3D Printing With A Twist

When we think about sending an STL off on the Internet for processing, we usually want someone to print it for us or we want mesh repair. But [Chuck] found an interesting project on GitHub from [Andrew Sink] that will let you add a variable amount of twist to any STL and then return it to you for printing or whatever else you use STLs for. If you don’t get what we mean, check out the video below.

The site that does the work initially loads a little gnome figure if you are too lazy to upload your own model. That’s perfect, though, because the little guy is a good example of why you might want to twist a model. With just a little work, you can make the gnome look in one direction or even look behind him.

[Chuck] shows how to use the tool for artistic effect by twisting his standard cube logo. The result is something that looks like it would be difficult to create, but could hardly be easier. The tool lets you rotate the object, too, so you can get the twist effect in the right orientation for what you want to accomplish. A great little tool for making more artistic 3D prints without learning new software. If you want some fun, you can try the version that uses sound from your microphone to control the twist.

If you’d rather twist in CAD, we can help. If you really want artsy 3D printing, you probably need to learn Blender.

16 thoughts on “3D Printing With A Twist

  1. Thanks for the write-up! As a few people noticed on Chuck’s video, the twist function doesn’t subdivide low poly models, so models that have only a few triangles can get distorted after twisting.

    Adding a remesh step before twisting would be a great way to solve this. Another thing to add to my list of things to do!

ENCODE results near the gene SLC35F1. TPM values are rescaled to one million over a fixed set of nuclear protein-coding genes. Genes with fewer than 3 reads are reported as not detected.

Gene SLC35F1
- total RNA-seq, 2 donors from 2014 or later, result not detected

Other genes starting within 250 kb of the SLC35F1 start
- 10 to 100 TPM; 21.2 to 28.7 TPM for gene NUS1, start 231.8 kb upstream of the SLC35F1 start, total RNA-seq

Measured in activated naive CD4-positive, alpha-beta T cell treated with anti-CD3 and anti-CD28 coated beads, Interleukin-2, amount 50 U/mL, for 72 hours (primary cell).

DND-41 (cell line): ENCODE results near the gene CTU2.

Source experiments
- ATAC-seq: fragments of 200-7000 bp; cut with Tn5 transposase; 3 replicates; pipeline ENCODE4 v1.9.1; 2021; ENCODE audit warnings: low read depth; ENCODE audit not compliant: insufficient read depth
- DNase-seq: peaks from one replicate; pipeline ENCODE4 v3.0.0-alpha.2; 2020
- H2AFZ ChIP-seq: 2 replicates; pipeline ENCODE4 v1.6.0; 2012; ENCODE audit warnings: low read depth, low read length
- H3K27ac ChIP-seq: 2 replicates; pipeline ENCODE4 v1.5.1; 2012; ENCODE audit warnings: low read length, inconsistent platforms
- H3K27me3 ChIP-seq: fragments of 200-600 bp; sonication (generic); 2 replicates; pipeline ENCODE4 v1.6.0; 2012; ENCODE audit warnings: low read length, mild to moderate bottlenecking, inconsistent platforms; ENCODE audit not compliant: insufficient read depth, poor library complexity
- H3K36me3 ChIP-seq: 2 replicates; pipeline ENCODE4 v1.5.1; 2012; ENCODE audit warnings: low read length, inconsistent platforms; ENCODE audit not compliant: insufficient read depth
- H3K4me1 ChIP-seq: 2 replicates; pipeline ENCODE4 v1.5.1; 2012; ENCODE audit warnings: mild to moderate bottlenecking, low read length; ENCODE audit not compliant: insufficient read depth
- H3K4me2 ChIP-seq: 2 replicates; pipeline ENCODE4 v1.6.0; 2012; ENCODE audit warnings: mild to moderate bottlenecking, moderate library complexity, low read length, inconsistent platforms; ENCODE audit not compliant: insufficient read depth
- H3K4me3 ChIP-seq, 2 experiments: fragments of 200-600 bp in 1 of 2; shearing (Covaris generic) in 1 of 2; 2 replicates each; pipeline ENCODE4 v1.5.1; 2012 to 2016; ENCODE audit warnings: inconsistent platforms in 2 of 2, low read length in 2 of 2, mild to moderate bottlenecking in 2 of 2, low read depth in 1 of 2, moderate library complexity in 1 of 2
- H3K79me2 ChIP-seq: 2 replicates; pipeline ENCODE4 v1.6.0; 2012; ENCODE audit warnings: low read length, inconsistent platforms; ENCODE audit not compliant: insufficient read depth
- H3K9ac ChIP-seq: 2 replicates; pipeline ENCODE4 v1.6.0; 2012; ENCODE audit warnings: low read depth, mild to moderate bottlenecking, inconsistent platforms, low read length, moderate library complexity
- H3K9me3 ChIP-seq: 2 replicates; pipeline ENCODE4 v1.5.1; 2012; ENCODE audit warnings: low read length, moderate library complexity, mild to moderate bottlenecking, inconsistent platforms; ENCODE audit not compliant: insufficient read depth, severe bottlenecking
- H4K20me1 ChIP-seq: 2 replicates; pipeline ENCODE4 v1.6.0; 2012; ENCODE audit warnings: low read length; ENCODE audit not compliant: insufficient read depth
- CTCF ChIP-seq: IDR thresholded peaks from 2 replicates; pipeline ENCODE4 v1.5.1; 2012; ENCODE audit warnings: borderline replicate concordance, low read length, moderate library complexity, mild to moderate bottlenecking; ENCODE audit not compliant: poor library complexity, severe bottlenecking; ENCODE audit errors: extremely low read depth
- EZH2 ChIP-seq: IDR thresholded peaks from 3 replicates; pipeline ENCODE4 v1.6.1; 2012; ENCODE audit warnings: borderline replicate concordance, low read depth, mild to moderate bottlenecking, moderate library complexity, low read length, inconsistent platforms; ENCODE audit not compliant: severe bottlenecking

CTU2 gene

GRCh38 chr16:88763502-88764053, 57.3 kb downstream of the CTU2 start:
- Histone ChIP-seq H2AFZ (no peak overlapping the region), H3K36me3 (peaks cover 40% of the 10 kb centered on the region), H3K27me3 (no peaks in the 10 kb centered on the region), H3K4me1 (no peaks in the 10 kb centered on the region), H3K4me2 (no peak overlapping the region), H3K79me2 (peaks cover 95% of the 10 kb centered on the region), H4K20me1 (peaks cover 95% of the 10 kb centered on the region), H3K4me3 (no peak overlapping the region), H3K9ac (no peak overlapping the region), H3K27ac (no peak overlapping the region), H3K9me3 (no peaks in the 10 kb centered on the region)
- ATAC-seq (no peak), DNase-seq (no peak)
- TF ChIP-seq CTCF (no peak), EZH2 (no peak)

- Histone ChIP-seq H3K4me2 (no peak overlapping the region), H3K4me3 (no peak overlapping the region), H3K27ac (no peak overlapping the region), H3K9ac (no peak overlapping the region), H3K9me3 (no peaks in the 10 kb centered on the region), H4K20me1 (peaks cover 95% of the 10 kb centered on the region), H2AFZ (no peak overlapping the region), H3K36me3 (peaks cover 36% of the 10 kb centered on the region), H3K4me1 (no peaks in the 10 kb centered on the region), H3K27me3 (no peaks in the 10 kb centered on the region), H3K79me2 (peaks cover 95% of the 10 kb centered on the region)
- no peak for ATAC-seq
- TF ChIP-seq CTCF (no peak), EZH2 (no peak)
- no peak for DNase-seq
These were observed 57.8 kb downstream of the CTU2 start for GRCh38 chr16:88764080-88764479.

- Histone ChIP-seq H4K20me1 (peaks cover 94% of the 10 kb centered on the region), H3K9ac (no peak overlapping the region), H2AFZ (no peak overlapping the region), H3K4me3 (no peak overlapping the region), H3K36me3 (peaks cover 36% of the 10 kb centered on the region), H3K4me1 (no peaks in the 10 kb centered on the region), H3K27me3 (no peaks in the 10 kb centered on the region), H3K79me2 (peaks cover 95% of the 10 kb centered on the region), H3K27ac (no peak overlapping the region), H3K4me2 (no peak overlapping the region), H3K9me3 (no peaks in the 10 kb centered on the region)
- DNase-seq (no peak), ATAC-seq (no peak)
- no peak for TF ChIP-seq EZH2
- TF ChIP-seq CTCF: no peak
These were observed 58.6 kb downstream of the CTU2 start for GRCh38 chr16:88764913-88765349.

1. One thing I would like to see done is a way to flatten prints. The Star Trek novel “Dreadnought” has a three-nacelle ship painting on the cover that looks a bit comical—so I’d love to flatten and street h it.

      We also need a “make mirror” setting so you can scan an object and flip it to print a mirror image.

      Sometimes, the supporting structures interest me more than what is printed.

      Lots of things wind up looking like the Cygnus from THE BLACK HOLE.

      Porous prints:

    2. An alternative would be to not do any remeshing at all, and perform the ‘twist’ at or just after (i.e. postprocessor) the slicing stage, since a fixed rotation per layer is what you’re trying to achieve by mesh-bashing in the first place.

  2. “If you want some fun, you can try the version that uses sound from your microphone to control the twist.”

    Twist and Shout!
    (That’s the name of an old song for you younger folks)

  3. Hmm… I’m experiencing some problems with the app. I’ve uploaded a cylinder, applied the twist but I didn’t see any changes. So, I tried a sphere, but again to no result. I’ve even rotated the sphere 180deg before applying the twist, but that didn’t help either. I guess this app just isn’t for me.

  4. Whatever you do, don’t learn blender thinking you can do ‘art’ with it.

    Unless you consider fighting the worlds _worst_ most tedious UI ‘art’.
    ‘Blender has made me as frustrated and mad as the queen was at the SexPistols…’
    Blender UI is DaDa, perhaps BullDaDa.

    Artsy fartsy types should get something like Shapelab. They will be MUCH happier.

  5. Undesirable effects might play a role.

    An artifact of a print—I might use to show a figure caught in a VR “glitch” or transporter accident like at the beginning of Star Trek: The Motion Picture.

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